The photographer has recorded Polish places which are crossed precisely by meridians and parallels.
Ever since childhood, Krzysztof Eberle recalled that Kraków was the only Polish city marked on the majority of atlases and globes. Poland’s former capital lies in a spot where two longitude and latitude lines intersect – 50N and 20E.
This discovery became possible when the United States made the GPS system accessible for civilian use in the early 2000s. Intentionally false readings were also removed, thus providing geographic coordinates with up to a dozen-metre accuracy. In 2003, an Internet community of people who visit such places sprang up, publishing photographs on www.confluence.org. Eberle was unaware of this, however, when he began his project in 2012.
Altogether, there are forty-one confluence points in Poland, of which he has photographed forty. The final, elusive point is located in the Baltic Sea. According to the photographer, he has documented a series of ‘imaginary places which exist only thanks to knowledge and technology.’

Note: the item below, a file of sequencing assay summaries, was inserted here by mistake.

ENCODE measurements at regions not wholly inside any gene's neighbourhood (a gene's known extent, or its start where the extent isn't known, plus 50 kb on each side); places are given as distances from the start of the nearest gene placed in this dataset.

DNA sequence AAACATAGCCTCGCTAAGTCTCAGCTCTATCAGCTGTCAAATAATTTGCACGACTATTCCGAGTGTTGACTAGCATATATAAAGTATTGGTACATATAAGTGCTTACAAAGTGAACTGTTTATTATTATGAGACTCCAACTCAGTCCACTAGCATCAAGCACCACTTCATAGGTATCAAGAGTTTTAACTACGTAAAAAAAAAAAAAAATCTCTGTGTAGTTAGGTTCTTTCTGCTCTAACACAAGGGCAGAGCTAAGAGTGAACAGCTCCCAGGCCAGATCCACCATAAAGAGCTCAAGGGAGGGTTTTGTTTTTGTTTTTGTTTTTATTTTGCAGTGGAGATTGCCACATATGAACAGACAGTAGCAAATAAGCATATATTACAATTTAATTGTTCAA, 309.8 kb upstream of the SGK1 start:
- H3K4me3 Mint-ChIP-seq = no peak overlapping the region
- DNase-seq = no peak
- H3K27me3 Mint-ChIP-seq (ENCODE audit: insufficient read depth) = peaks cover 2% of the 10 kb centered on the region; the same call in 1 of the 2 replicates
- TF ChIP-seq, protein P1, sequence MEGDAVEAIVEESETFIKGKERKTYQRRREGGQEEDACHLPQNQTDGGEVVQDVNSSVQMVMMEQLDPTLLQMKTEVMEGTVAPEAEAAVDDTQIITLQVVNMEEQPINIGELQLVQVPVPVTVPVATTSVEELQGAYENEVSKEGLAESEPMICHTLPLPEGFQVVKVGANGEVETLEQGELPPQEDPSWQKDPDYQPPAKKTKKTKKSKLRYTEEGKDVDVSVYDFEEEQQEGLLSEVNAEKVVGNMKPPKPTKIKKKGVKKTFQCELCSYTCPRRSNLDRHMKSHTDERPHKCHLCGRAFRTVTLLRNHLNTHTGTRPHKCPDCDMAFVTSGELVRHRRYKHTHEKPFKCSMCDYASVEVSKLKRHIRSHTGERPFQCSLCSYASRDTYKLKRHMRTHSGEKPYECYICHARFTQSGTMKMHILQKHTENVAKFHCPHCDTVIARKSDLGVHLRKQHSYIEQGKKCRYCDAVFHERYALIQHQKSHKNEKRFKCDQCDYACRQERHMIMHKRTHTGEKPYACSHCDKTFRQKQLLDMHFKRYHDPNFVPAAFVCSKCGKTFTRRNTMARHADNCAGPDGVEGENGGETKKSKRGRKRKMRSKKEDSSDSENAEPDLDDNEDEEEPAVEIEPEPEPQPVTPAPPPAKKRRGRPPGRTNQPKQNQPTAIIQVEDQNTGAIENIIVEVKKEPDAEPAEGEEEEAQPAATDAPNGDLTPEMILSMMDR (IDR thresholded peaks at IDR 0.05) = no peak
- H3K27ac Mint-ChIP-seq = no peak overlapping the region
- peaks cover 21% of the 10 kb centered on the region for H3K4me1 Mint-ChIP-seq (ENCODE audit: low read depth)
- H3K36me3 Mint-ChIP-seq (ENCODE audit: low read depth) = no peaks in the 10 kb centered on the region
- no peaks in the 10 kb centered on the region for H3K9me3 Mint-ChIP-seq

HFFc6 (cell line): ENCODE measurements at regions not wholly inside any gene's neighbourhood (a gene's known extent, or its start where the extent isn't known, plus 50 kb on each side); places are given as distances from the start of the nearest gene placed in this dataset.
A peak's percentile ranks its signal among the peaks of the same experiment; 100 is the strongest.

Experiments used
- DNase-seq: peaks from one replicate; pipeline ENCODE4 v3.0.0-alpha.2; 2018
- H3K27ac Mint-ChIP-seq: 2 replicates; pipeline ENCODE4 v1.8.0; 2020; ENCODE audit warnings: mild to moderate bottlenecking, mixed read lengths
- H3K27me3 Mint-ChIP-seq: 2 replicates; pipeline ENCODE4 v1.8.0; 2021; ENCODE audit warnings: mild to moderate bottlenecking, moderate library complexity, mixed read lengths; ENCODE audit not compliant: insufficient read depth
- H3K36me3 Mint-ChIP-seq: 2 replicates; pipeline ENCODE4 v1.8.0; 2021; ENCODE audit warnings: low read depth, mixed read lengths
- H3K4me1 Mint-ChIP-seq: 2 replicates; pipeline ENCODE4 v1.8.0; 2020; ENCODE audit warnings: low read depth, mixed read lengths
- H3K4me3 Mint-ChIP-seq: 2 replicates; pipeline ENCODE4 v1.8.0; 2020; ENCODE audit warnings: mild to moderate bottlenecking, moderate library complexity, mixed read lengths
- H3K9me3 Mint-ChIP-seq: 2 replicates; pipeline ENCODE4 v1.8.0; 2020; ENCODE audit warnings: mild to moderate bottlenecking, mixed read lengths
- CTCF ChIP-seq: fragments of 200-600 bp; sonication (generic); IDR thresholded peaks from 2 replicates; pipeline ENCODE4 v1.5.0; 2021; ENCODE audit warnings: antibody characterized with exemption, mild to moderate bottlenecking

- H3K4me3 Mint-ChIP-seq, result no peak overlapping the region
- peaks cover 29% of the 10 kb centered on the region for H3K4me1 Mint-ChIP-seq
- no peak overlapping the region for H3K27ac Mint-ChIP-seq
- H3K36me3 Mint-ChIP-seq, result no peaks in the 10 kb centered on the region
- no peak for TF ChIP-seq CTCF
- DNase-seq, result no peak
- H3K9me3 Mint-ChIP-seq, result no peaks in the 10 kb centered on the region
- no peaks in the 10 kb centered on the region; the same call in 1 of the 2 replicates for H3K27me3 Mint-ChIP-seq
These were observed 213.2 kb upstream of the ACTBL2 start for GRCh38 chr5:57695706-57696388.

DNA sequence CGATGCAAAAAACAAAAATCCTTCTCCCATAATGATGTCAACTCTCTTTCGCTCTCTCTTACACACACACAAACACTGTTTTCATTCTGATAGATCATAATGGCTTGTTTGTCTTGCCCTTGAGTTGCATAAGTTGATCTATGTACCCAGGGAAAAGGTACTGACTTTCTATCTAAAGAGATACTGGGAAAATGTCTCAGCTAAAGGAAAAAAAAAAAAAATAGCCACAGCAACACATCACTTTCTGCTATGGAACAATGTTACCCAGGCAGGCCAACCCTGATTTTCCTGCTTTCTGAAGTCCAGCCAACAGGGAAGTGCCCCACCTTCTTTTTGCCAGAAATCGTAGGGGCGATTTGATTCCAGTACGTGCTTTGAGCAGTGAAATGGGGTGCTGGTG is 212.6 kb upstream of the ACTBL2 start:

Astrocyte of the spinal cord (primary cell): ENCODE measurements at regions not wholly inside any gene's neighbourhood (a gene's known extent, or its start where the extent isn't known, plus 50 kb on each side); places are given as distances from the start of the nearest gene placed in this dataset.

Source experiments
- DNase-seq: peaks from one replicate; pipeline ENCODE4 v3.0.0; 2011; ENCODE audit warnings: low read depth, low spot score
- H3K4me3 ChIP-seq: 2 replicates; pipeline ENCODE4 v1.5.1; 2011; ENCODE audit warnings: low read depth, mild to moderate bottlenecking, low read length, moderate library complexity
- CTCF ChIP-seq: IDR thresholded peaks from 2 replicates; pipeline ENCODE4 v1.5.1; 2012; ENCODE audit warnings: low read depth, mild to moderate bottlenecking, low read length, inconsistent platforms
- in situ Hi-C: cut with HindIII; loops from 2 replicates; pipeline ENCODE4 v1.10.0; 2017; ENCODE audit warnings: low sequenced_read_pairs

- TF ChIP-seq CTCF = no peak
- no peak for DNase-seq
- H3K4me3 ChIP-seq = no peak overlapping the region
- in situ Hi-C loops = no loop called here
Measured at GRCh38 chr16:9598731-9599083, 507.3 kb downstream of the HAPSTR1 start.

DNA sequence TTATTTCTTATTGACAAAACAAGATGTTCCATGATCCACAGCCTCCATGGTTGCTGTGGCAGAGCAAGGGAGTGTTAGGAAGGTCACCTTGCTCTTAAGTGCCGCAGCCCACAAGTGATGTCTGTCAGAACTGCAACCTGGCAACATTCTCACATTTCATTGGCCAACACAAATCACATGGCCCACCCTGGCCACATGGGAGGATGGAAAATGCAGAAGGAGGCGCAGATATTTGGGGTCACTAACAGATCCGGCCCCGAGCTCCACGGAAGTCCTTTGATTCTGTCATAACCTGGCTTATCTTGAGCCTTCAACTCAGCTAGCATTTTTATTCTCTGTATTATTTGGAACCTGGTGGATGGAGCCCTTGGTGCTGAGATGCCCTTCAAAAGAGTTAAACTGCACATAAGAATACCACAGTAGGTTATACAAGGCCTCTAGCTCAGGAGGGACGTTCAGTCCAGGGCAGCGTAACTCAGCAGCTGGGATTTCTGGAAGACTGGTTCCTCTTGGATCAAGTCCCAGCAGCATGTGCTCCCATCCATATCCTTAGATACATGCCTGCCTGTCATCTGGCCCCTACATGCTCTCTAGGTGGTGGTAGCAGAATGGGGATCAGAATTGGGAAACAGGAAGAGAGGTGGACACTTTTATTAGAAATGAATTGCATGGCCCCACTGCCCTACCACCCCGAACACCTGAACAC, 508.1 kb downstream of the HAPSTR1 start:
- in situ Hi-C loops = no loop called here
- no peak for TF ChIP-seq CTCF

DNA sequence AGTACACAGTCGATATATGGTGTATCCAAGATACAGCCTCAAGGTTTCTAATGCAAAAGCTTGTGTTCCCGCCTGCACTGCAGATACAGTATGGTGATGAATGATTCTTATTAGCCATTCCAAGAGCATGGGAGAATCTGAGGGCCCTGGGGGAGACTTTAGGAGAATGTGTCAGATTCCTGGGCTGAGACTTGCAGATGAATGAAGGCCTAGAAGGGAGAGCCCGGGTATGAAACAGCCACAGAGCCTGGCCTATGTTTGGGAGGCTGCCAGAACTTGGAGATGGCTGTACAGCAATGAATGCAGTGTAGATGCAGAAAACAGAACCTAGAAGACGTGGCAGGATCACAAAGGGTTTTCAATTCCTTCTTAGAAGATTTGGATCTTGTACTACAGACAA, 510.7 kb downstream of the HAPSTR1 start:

For Eberle, the project was also an attempt to get to grips with a working method popular among documentary photographers – typology, or the study of types, as popularised by members of the so-called ‘Düsseldorf School’. The photographs are presented in a typological series, allowing a thorough observation and comparative analysis of the structure of the places, buildings and objects depicted.
Originally written in Polish, translated by AG, edited by MB, Dec 2018
This text is part of the project Metaphors of Independence: Poland In 100 Photos.
To coincide with the centenary of Poland regaining its independence, we have created a selection of photographs that allow us to understand both yesterday and today. A hundred photographs but so much more. Find out more.